(Above) United States Branch Bank, (Below) Ground Plan of the United States Bank, both from the City Record and Boston News-Letter, 5 November 1825, Vol. 1, No. 1 (Images copyright the City Record and Boston News-Letter, all rights reserved)
Abel Bowen not only edited the City Record and Boston News-Letter, he was a wood engraver of some renown and created the illustrations of the United States Branch Bank for the first issue of his new newspaper. One interesting (and hitherto unknown to me) item from Bowen's description of the new bank: the original site of the bank was to have been on the site where the Old State House still stands today. The replacement of the seat of British colonial power with a bank emblematic of the financial strength of the United States would have made sense as a symbolic statement and it also would have been an important urban planning decision. The new bank would have sat at the head of Boston's most important street, looking down to Long Wharf, making the bank the focal point of commerce in Boston.
Bowen's description of the bank: "The new Banking-house, which is intended for the accomodation of the United States Bank at Boston, is situated at the corner of State-street and Wilson's lane [see map below]. The building is of granite, about 44 feet in front, and 96 feet deep. The portico is imitated from the primitive form of the Grecian temple, with little variation, excepting what was necessary to adapt it to the location, and to the refractory material, of which it was to be built. The form of the Portico belongs to the first class of Temples which is described by Vitruvius, and is denominated the Temple of Antis. The columns are of the Grecian Doric, 4 feet in diameter, and 24 feet high, the shaft being of a single piece. [More on columns here.]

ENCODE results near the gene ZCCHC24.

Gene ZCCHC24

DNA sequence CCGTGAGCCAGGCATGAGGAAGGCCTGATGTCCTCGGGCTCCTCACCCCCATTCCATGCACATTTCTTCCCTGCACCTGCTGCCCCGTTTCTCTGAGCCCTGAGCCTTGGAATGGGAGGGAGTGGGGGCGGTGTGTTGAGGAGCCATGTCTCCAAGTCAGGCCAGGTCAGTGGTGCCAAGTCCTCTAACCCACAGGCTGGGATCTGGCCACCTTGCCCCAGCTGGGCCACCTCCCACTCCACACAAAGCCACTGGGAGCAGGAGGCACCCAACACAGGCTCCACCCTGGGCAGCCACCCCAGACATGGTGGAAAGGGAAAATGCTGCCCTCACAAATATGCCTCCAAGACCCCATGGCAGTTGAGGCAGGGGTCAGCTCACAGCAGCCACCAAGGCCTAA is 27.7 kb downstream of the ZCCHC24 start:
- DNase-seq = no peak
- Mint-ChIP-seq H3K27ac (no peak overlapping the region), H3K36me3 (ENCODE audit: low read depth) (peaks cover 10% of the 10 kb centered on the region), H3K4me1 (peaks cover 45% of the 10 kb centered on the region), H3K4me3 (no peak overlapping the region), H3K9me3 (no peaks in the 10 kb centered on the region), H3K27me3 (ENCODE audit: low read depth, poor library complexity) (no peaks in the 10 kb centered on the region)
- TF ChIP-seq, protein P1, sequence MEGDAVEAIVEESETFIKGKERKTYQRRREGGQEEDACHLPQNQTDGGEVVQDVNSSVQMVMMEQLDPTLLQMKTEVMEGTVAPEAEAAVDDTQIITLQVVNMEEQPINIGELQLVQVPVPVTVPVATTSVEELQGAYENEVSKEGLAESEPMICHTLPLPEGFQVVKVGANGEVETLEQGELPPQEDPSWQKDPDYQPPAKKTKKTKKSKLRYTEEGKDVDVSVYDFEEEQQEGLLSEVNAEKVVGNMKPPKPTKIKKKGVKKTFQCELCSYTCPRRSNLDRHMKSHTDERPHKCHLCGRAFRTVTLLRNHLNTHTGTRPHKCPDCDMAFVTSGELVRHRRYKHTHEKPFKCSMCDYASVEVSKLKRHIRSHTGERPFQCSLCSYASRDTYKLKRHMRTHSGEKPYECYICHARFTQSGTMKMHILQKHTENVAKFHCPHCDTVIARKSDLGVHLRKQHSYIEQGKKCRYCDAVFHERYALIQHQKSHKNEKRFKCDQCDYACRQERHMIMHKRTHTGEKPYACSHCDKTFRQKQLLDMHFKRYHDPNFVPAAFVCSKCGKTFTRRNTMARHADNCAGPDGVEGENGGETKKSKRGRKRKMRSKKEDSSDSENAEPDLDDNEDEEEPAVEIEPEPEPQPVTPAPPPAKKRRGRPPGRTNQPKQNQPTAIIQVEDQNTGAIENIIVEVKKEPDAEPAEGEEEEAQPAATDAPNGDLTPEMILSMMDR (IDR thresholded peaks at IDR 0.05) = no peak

In the front part of the building, on the first floor, there is an entry, and two rooms, for the president and cashier; and in the second story over them, a large room for the accomodation of the directors. The centre of the building is occupied for the Banking room, which is a rotundo, 36 feet in diameter, and 44 feet high to the top of the curb stone.
The rear of the building contains the vaults, which open into the Banking room, and also a number of rooms which are to serve for the various purposes of the Bank. The building is warmed by an air stove of the Wakefield kind, which is set in the cellar. The construction of the whole is of the most solid kind, The first floor and principal room are vaulted in with bricks, and the dress is intended to be of a severe and masculine character becoming a National Edifice of a young Republic.
The first outline was made for the situation which is occupied by the old State-house, and was intended to be an imitation of the purest example of the Grecian Doric Order, with two porticos; but the scite which was finally obtained required a different arrangement. One of the porticos was dispensed with, and Antae at the angles introduced, according to the primitive form of the Grecian Temple. The shafts of the columns are frustums of cones, the sides being right lines, which being the most severe and simple form, seemed the best adapted to the occasion....
Mr. Solomon Willard was the designer and architect; Mr. Gridley Bryant, mason; and Mr. James M'Allaster, carpenter. The foundation was commenced, May 17, 1824; corner stone laid, July 5, (the plate, which may hereafter be found beneath it, says July 4;) the outside work was completed, Jan. 1, 1825."
From the 1896 Annual Report of the Street Laying Out Department:
Wilson's Lane, B.; from King (now State) street to Dock Square; called Crooked lane, 1708; name changed to Wilson's lane, May 12, 1712; Devonshire street extended through Wilson's lane to Dock square, June 6, 1872.